Gandhi Katha


Written by :Umashankar Joshi
Translated by : Divya Joshi

Table of Contents

  1. The Miracle of Ramnama
  2. Equal Care For Everybody
  3. Motherly Love
  4. Oneness With Countrymen
  5. Universe As Family
  6. Playful Bapu
  7. The Power of Practice
  8. Mohan Would Not Steal
  9. A Lesson for School Children
  10. The Sportsmanship
  11. A Lesson Learnt From Mistake
  12. Its For All!
  13. Small Thing - Big Lesson
  14. Saintly Mother
  15. Unusual Examiner
  16. The First Satyagrahi
  17. Nothing is Unimportant
  18. A Confession
  19. The Magic of Love
  20. Always With The Poor
  21. Practical Approach
  22. Winning in A Loss
  23. The Art of Sleeping
  24. Punctual Bapu
  25. The First Lesson is Cleanliness
  26. Smart Kittens
  27. Ahimsa or Cleanliness ?
  28. Story Time in Jail
  29. Bapu - The Host
  30. The Making of Mahatma
  31. Ba - The First Satyagrahi
  32. Heartfelt Sympathy
  33. Introspective Bapu
  34. Unflinching Faith
  35. Firm on Commitment
  36. An Ordeal for Carelessness
  37. Self-Suffering
  38. Self Imposed Discipline
  39. How I Became Mahatma
  40. Adans Affection
  41. A Lesson of Cleanliness
  42. The Economy at Work
  43. The Real Friend
  44. True Ahimsa
  45. A Lesson for Detachment
  46. Invaluable Donation
  47. Anasakti Yoga
  48. Thinking For Others
  49. Great Flexibility
  50. Deep Compassion
  51. Bapu - The Strategist
  52. A Novel Leader
  53. He is Mine !
  54. Always On Time !
  55. The Wit of Bapu
  56. No Security Except God
  57. No Expensive Fruits For Me !
  58. The Great Statesman
  59. Gift For An Opponent
  60. Be Immortal!

About This Book

Written by :Umashankar Joshi
Translated by : Divya Joshi
First Edition : 3,000 copies, August 2010
Total : 54,000 copies
I.S.B.N :81-7229-095-0
Published by :Bombay Sarvodaya Mandal - Gandhi Book Centre
299 Nana Chowk,
Tardeo Road,
Mumbai 400 007,
MS, India
Navajivan Mudranalaya,
Ahmedabad - 380 014,
Printed by :Jitendra T. Desai
Navajivan Mudranalaya,
Ahemadabad-380014 (INDIA)
© Swati Umashankar Joshi


Chapter-58: The Great Statesman

When Gandhiji went to London to attend the Round Table conference, King George V (also called Pancham George in India) had arranged a dinner party for all members.
The viceroy, Sir Samuel Hoare was worried about inviting Gandhiji. His first worry was, would the king meet such a rebel? And the second was, even if they meet, Gandhiji’s dressing won’t look appropriate at the party. He talked to the King. The King first expressed his anger saying, “What? Why should I invite that rebel Fakir, who has been responsible for the attack on my loyal officers?” After sometime, he again displayed his dislike for that `small man with open knees and without proper dressing.’ But, finally it was decided that, Gandhiji should be invited without putting any condition regarding his dress.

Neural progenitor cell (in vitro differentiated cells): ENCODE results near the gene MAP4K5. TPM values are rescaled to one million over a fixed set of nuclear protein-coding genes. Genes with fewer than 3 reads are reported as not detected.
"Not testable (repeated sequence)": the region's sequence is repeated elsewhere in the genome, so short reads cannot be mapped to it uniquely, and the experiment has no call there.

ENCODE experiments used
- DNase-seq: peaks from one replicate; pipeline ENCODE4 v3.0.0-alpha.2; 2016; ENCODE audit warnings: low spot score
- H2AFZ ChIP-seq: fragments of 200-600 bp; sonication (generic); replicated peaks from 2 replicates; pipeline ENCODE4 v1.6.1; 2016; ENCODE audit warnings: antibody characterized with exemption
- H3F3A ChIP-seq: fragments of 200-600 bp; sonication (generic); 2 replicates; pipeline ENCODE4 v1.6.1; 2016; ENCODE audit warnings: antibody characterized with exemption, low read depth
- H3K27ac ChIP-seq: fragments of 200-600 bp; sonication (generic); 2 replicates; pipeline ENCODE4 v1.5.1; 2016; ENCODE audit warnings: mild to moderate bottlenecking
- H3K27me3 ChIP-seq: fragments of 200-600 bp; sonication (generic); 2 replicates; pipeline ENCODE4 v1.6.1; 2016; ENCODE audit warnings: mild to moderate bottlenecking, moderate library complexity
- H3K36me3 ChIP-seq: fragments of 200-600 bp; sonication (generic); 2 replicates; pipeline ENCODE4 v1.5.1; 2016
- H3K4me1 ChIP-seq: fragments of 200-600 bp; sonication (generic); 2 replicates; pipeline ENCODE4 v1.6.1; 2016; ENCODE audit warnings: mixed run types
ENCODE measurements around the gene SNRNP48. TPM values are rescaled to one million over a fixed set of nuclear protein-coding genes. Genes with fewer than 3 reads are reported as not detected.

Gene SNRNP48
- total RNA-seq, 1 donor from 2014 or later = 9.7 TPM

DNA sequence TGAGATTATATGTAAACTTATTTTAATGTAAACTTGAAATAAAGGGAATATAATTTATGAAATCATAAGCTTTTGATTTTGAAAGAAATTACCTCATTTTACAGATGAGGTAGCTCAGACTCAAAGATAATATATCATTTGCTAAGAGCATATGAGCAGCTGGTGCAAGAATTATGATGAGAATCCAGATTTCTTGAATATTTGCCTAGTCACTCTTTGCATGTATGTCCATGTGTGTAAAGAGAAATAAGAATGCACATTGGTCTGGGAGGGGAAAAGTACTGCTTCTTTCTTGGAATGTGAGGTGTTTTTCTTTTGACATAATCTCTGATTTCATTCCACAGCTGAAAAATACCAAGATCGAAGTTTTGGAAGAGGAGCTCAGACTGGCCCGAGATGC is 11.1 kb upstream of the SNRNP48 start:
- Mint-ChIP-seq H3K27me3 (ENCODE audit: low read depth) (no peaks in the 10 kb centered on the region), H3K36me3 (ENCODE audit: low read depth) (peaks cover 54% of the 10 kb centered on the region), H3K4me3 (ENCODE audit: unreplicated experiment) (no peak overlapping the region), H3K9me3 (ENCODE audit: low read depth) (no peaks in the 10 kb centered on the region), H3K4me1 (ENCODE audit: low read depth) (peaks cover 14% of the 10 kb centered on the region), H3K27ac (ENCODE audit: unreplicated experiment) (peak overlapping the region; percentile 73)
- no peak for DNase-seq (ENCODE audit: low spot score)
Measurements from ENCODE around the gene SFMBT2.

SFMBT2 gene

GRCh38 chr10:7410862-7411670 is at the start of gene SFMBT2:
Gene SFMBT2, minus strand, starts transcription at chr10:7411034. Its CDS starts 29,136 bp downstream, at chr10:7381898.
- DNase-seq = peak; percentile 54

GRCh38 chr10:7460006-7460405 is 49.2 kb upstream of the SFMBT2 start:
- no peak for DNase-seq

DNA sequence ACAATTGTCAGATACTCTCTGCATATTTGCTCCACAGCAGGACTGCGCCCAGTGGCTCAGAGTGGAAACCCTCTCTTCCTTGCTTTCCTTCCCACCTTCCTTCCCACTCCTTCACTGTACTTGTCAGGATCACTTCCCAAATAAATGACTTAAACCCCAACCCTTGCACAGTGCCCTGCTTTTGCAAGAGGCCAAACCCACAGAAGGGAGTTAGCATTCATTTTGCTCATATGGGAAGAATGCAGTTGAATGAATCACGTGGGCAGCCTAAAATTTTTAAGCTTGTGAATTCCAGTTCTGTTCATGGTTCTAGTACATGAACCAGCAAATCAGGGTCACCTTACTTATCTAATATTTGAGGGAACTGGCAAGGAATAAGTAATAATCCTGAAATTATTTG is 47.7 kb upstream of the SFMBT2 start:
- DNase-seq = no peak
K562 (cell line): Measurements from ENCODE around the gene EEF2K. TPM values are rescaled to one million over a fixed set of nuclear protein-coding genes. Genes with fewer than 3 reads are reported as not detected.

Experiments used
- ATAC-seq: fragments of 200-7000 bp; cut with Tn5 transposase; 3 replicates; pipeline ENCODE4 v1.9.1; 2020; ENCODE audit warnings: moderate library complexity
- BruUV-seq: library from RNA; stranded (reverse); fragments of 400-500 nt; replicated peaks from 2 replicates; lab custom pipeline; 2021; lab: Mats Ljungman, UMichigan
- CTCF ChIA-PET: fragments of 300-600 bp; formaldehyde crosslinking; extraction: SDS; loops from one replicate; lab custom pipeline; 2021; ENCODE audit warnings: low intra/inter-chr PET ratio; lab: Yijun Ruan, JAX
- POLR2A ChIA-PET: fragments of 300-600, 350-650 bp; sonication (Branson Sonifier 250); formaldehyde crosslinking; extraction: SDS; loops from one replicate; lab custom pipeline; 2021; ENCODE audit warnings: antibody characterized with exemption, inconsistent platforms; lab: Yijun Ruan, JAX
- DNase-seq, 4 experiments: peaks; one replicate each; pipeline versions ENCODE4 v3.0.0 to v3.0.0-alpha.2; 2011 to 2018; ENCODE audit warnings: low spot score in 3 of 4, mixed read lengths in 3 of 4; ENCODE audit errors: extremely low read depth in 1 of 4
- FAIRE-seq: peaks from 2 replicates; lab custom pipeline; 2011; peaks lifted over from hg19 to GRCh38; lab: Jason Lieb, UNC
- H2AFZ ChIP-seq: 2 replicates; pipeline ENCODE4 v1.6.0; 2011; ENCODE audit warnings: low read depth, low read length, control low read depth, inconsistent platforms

The viceroy had taken charge of presenting Gandhiji at the right moment before the King, at the dinner party hosted by the latter. It was not difficult to identify Gandhiji from the crowd due to his pure white Khaddar clothes. He took Gandhiji to meet the King and introduced. It was a difficult moment. It was not possible for the King to forget Gandhiji’s rebellion. During the last whole year, Gandhiji had launched a powerful Satyagraha movement in India.
But, once they started talking, it all went on quite smoothly. The King was sympathetic and Gandhiji’s manners were also unquestionable. But, during their conversation, when the King’s eyes once set on Gandhiji’s open knees for a moment, his heart started beating rapidly.
Now, their conversation was gradually proceeding towards the end. King George Pancham was quite aware of his responsibility. At the time of farewell, he warned Gandhiji: “Remember, Mr. Gandhi, I won’t tolerate any attack on my empire.”
The viceroy became very tense. It looked like as if the war of words would start or what?
But Gandhiji’s gentleness took the situation under control. He answered, “My Majesty, I should not drag myself into a political dispute with you after having enjoyed the hospitality of my Highness.”
And they took each other’s leave in a friendly atmosphere.
The viceroy was stunned. “How one was a very noble King and the other was the great statesman! The men who are above worldliness, possess the superb worldly manners,” he thought.